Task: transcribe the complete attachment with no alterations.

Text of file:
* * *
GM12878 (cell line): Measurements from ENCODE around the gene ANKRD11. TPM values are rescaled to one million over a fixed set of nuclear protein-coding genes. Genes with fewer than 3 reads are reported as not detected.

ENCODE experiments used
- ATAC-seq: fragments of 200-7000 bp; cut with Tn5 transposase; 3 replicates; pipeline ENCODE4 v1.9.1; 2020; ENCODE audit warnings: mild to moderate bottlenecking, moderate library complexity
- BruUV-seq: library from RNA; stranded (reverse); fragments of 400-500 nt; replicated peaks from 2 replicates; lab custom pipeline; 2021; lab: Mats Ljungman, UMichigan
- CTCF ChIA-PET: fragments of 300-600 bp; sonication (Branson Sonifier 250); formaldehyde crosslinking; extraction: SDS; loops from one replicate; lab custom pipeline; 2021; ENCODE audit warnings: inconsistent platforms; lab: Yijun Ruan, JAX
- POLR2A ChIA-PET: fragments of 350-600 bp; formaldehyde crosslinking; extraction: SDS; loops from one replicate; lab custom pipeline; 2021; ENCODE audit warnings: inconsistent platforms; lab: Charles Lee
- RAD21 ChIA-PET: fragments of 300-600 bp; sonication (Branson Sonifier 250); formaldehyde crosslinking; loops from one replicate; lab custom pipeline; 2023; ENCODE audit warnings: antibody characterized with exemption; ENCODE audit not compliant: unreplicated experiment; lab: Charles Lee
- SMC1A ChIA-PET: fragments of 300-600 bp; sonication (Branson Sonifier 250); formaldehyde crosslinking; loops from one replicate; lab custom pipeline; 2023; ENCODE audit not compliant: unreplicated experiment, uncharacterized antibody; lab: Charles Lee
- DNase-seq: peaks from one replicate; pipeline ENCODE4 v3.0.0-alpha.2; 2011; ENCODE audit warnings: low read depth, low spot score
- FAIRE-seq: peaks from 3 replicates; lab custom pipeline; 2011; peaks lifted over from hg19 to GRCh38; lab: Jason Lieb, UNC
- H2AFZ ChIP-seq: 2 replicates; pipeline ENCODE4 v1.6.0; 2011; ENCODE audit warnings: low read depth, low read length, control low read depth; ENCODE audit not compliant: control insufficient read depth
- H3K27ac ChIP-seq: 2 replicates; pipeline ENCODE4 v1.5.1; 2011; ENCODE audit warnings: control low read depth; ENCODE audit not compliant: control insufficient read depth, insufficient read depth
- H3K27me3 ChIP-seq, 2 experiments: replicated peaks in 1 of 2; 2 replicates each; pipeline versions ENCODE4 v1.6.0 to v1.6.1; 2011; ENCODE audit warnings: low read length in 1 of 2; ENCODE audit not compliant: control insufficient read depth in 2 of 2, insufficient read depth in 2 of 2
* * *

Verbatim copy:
GM12878 (cell line): Measurements from ENCODE around the gene ANKRD11. TPM values are rescaled to one million over a fixed set of nuclear protein-coding genes. Genes with fewer than 3 reads are reported as not detected.

ENCODE experiments used
- ATAC-seq: fragments of 200-7000 bp; cut with Tn5 transposase; 3 replicates; pipeline ENCODE4 v1.9.1; 2020; ENCODE audit warnings: mild to moderate bottlenecking, moderate library complexity
- BruUV-seq: library from RNA; stranded (reverse); fragments of 400-500 nt; replicated peaks from 2 replicates; lab custom pipeline; 2021; lab: Mats Ljungman, UMichigan
- CTCF ChIA-PET: fragments of 300-600 bp; sonication (Branson Sonifier 250); formaldehyde crosslinking; extraction: SDS; loops from one replicate; lab custom pipeline; 2021; ENCODE audit warnings: inconsistent platforms; lab: Yijun Ruan, JAX
- POLR2A ChIA-PET: fragments of 350-600 bp; formaldehyde crosslinking; extraction: SDS; loops from one replicate; lab custom pipeline; 2021; ENCODE audit warnings: inconsistent platforms; lab: Charles Lee
- RAD21 ChIA-PET: fragments of 300-600 bp; sonication (Branson Sonifier 250); formaldehyde crosslinking; loops from one replicate; lab custom pipeline; 2023; ENCODE audit warnings: antibody characterized with exemption; ENCODE audit not compliant: unreplicated experiment; lab: Charles Lee
- SMC1A ChIA-PET: fragments of 300-600 bp; sonication (Branson Sonifier 250); formaldehyde crosslinking; loops from one replicate; lab custom pipeline; 2023; ENCODE audit not compliant: unreplicated experiment, uncharacterized antibody; lab: Charles Lee
- DNase-seq: peaks from one replicate; pipeline ENCODE4 v3.0.0-alpha.2; 2011; ENCODE audit warnings: low read depth, low spot score
- FAIRE-seq: peaks from 3 replicates; lab custom pipeline; 2011; peaks lifted over from hg19 to GRCh38; lab: Jason Lieb, UNC
- H2AFZ ChIP-seq: 2 replicates; pipeline ENCODE4 v1.6.0; 2011; ENCODE audit warnings: low read depth, low read length, control low read depth; ENCODE audit not compliant: control insufficient read depth
- H3K27ac ChIP-seq: 2 replicates; pipeline ENCODE4 v1.5.1; 2011; ENCODE audit warnings: control low read depth; ENCODE audit not compliant: control insufficient read depth, insufficient read depth
- H3K27me3 ChIP-seq, 2 experiments: replicated peaks in 1 of 2; 2 replicates each; pipeline versions ENCODE4 v1.6.0 to v1.6.1; 2011; ENCODE audit warnings: low read length in 1 of 2; ENCODE audit not compliant: control insufficient read depth in 2 of 2, insufficient read depth in 2 of 2